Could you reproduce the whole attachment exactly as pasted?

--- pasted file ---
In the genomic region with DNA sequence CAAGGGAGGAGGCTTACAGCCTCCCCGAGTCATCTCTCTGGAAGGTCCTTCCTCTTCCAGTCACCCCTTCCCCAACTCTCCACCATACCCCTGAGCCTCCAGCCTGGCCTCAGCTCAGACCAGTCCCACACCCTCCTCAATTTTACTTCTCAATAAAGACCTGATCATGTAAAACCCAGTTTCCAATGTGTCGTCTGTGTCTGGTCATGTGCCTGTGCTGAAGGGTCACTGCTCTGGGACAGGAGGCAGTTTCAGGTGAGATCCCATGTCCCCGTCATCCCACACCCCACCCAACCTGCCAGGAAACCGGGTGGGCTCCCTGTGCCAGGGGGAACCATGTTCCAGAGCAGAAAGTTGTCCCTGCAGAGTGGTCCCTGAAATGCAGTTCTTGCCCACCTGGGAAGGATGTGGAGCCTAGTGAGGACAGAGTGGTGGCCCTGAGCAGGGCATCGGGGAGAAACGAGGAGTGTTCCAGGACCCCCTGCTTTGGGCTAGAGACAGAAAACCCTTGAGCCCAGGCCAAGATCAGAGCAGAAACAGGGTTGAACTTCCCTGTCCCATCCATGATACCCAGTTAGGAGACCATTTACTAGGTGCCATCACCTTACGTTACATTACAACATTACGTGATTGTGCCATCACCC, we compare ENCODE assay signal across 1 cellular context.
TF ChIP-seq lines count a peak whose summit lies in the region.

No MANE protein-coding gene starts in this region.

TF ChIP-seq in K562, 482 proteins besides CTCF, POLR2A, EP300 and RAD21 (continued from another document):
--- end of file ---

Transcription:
In the genomic region with DNA sequence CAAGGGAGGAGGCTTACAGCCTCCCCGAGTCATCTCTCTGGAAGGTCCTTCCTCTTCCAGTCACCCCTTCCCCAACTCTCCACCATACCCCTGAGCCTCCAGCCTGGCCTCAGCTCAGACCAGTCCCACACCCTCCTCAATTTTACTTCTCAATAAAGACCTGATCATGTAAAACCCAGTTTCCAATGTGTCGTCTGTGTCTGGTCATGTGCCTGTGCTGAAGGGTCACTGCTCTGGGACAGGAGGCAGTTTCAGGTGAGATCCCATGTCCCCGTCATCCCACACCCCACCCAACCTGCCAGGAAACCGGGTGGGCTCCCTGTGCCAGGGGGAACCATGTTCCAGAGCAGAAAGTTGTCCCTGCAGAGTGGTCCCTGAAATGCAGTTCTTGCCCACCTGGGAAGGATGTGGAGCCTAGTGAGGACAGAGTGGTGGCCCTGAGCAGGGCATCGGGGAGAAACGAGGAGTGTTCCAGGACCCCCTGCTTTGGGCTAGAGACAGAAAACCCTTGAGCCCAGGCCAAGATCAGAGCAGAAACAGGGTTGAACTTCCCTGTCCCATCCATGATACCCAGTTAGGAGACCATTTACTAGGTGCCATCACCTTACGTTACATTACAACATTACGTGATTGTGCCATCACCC, we compare ENCODE assay signal across 1 cellular context.
TF ChIP-seq lines count a peak whose summit lies in the region.

No MANE protein-coding gene starts in this region.

TF ChIP-seq in K562, 482 proteins besides CTCF, POLR2A, EP300 and RAD21 (continued from another document):